SI Vault
Kicking with a Game on the Line
December 11, 2006
Decrease font Decrease font
Enlarge font Enlarge font
December 11, 2006

Kicking With A Game On The Line

View CoverRead All Articles


On Sunday, Brown (above) beat the Broncos with his NFL-record-tying fourth game-winning kick of the season. "I go into those kicks thinking about practice, thinking about the same rhythms I had three days ago," says Brown. "I'm doing repetitions in my head, good positive moments, and then--boom!--replaying them on the field. Beforehand I talk to Steve Landro, the ball guy on the sideline. He keeps me relaxed. We don't talk about the situation. We talk about things going on, about people in the stands. The [home] fans get more encouraging with their screaming: 'C'mon, Brown. We believe in you.' So we're like, 'Don't they ever think maybe I want them to leave me alone?' We just goof around. When he's not there, I'll talk to a police officer or somebody." Brown, who traces his confidence this season to soul-searching he did after missing a potential game-winner last year against Washington, says he isn't even bothered by fans who heckle on the road. "'Wide left! You suck! You're horrible! Upright!' You're going to hear that stuff," says Brown. "That's just the way it goes."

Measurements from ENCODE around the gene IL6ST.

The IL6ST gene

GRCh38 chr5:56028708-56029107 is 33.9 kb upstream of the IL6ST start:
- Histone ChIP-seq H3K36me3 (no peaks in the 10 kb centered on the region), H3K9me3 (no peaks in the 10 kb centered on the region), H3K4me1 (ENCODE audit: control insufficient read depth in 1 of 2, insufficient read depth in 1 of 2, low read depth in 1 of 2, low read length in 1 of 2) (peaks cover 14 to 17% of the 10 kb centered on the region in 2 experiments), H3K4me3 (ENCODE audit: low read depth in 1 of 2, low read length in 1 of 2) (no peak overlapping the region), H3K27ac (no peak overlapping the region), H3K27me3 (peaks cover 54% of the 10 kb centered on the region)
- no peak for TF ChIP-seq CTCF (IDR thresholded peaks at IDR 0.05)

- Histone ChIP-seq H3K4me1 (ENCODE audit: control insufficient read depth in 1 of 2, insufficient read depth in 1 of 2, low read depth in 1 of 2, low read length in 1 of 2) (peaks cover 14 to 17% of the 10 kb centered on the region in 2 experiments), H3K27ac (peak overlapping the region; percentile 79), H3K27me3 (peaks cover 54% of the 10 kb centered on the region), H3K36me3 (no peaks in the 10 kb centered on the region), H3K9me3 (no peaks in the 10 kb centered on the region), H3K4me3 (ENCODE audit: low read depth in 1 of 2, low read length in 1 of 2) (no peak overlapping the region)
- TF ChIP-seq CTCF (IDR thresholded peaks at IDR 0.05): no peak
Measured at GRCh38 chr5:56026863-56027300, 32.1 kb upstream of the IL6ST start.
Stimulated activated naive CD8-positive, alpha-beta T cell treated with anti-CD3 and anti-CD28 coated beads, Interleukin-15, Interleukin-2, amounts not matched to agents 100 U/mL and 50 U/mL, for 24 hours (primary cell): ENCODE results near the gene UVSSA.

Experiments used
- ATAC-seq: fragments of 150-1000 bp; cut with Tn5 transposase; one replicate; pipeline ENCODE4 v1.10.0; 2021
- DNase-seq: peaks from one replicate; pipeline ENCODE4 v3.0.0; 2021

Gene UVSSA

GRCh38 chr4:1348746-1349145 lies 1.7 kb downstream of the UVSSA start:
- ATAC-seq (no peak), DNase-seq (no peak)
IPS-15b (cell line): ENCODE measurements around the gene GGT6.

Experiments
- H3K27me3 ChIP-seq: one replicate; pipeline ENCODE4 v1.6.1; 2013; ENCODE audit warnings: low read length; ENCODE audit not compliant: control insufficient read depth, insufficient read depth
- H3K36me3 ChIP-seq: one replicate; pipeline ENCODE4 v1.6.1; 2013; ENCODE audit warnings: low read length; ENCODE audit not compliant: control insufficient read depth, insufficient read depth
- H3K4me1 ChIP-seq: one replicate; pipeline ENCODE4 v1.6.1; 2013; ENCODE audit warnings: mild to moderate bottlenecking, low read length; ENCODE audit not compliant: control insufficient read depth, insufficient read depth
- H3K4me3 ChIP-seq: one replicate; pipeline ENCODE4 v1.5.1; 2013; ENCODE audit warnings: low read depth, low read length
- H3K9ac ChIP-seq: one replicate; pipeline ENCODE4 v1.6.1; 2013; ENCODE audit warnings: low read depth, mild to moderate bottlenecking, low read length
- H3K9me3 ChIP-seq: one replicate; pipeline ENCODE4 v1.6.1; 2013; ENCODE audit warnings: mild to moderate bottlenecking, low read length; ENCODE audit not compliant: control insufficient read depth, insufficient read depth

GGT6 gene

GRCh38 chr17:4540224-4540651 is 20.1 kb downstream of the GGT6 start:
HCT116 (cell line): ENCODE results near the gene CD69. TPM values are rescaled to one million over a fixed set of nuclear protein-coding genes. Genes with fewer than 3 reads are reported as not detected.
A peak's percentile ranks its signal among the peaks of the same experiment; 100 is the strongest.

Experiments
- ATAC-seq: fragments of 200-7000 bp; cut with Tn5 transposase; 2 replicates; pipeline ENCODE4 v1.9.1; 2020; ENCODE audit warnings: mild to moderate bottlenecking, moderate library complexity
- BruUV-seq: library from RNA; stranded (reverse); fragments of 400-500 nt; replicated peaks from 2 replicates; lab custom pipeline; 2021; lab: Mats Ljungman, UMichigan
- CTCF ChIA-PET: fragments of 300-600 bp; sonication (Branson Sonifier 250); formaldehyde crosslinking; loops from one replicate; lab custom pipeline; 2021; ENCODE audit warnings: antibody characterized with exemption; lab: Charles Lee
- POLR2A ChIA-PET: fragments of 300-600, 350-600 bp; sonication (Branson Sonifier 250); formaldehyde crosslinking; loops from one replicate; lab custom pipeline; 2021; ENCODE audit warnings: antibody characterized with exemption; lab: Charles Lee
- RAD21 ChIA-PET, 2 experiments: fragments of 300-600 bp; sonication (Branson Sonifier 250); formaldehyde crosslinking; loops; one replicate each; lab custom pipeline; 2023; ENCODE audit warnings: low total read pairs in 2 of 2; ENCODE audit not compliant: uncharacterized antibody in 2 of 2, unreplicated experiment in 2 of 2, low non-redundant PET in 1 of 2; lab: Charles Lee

"I take deep breaths and tell myself, Go out and be a hero," says Tynes, who is grateful when an opponent calls time to "freeze" him before a kick. "I love it. You get to gauge the wind and look at your spot, clean it up if it's not smooth. It helps. The best part of the game is to see grown men jumping up and down because of something that came off your foot, that's the best. When you miss? There's nothing worse. It's like when your parents say they're disappointed in you."


When Cincy has the ball late, says Graham, "I go near the goalpost and take pieces of paper or trash and flip them in the air to see where the wind's going. I may look like a weirdo, but I don't care. The fun thing about making one is the difference in sound. At home it goes from quiet to loud, away it goes from an uproar to dead silent. They're equally rewarding. After an away game you see it the next day on film, and you see people behind the goalpost holding up their middle fingers, holding up signs. I don't see it when it's happening, but it's funny to see it on film."


"I like to run on the field far behind where I'm going to kick," says Kaeding. "It's a trick I play with my mind. I'm looking at the uprights 20 yards farther than I'm going to be. Then when I come to my spot, it looks like a shorter kick. For [road] fans [heckling at that time] is their favorite thing in the world. They read the media guide: 'Hey, your dad, Larry, I saw him out last night.' You know that at work the next day they [want to] brag, 'I got in the kicker's head and made him miss.'"


"I kicked a game-winner in Indy, and [Colt] Bob Sanders' face mask hit my knee," Scobee says. "I fell down to try to draw a penalty. I lay there, then accidentally kneed our doctor in the groin on a reflex check. I was ready to get up, but he asked me to stay down while he composed himself. The fans thought I was faking, so when I came back out for kickoff, they let me have it. They got a 'You suck!' chant going."

Continue Story
1 2